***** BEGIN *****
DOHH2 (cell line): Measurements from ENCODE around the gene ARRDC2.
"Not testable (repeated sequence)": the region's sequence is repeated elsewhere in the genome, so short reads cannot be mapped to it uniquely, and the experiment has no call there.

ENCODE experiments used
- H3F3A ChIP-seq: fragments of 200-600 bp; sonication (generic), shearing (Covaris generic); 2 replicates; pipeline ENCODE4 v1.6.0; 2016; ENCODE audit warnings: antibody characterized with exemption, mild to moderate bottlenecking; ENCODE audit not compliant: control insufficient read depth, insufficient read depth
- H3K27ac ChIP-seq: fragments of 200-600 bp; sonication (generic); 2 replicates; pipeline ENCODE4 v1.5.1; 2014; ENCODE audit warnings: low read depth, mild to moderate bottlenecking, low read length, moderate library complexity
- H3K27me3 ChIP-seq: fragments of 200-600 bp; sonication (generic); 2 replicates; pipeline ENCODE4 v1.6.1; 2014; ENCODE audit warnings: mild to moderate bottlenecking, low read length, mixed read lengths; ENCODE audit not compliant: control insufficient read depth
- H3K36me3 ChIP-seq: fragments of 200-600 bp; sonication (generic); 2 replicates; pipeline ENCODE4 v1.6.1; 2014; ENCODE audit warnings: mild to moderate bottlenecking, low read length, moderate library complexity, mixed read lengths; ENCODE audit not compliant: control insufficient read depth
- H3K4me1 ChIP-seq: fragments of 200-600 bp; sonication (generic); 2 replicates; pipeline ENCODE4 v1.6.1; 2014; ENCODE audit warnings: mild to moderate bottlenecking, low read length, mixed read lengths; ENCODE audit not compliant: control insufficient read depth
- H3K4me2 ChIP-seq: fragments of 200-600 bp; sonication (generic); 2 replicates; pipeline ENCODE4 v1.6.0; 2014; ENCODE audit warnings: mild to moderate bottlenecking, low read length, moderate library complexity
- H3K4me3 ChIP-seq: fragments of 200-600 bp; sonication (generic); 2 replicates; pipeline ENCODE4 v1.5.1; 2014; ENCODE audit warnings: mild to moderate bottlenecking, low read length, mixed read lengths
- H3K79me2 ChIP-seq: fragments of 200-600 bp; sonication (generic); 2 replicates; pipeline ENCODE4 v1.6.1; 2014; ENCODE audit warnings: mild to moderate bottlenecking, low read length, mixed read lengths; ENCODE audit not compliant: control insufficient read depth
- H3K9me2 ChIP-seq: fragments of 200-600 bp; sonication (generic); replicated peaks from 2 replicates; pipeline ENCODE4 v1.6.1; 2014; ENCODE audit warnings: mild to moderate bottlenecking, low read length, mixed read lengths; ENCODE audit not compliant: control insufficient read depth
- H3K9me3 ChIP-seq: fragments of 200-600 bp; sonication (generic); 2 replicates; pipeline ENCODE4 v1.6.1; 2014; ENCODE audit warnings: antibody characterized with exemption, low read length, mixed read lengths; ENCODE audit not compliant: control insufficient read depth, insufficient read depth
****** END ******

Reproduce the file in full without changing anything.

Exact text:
DOHH2 (cell line): Measurements from ENCODE around the gene ARRDC2.
"Not testable (repeated sequence)": the region's sequence is repeated elsewhere in the genome, so short reads cannot be mapped to it uniquely, and the experiment has no call there.

ENCODE experiments used
- H3F3A ChIP-seq: fragments of 200-600 bp; sonication (generic), shearing (Covaris generic); 2 replicates; pipeline ENCODE4 v1.6.0; 2016; ENCODE audit warnings: antibody characterized with exemption, mild to moderate bottlenecking; ENCODE audit not compliant: control insufficient read depth, insufficient read depth
- H3K27ac ChIP-seq: fragments of 200-600 bp; sonication (generic); 2 replicates; pipeline ENCODE4 v1.5.1; 2014; ENCODE audit warnings: low read depth, mild to moderate bottlenecking, low read length, moderate library complexity
- H3K27me3 ChIP-seq: fragments of 200-600 bp; sonication (generic); 2 replicates; pipeline ENCODE4 v1.6.1; 2014; ENCODE audit warnings: mild to moderate bottlenecking, low read length, mixed read lengths; ENCODE audit not compliant: control insufficient read depth
- H3K36me3 ChIP-seq: fragments of 200-600 bp; sonication (generic); 2 replicates; pipeline ENCODE4 v1.6.1; 2014; ENCODE audit warnings: mild to moderate bottlenecking, low read length, moderate library complexity, mixed read lengths; ENCODE audit not compliant: control insufficient read depth
- H3K4me1 ChIP-seq: fragments of 200-600 bp; sonication (generic); 2 replicates; pipeline ENCODE4 v1.6.1; 2014; ENCODE audit warnings: mild to moderate bottlenecking, low read length, mixed read lengths; ENCODE audit not compliant: control insufficient read depth
- H3K4me2 ChIP-seq: fragments of 200-600 bp; sonication (generic); 2 replicates; pipeline ENCODE4 v1.6.0; 2014; ENCODE audit warnings: mild to moderate bottlenecking, low read length, moderate library complexity
- H3K4me3 ChIP-seq: fragments of 200-600 bp; sonication (generic); 2 replicates; pipeline ENCODE4 v1.5.1; 2014; ENCODE audit warnings: mild to moderate bottlenecking, low read length, mixed read lengths
- H3K79me2 ChIP-seq: fragments of 200-600 bp; sonication (generic); 2 replicates; pipeline ENCODE4 v1.6.1; 2014; ENCODE audit warnings: mild to moderate bottlenecking, low read length, mixed read lengths; ENCODE audit not compliant: control insufficient read depth
- H3K9me2 ChIP-seq: fragments of 200-600 bp; sonication (generic); replicated peaks from 2 replicates; pipeline ENCODE4 v1.6.1; 2014; ENCODE audit warnings: mild to moderate bottlenecking, low read length, mixed read lengths; ENCODE audit not compliant: control insufficient read depth
- H3K9me3 ChIP-seq: fragments of 200-600 bp; sonication (generic); 2 replicates; pipeline ENCODE4 v1.6.1; 2014; ENCODE audit warnings: antibody characterized with exemption, low read length, mixed read lengths; ENCODE audit not compliant: control insufficient read depth, insufficient read depth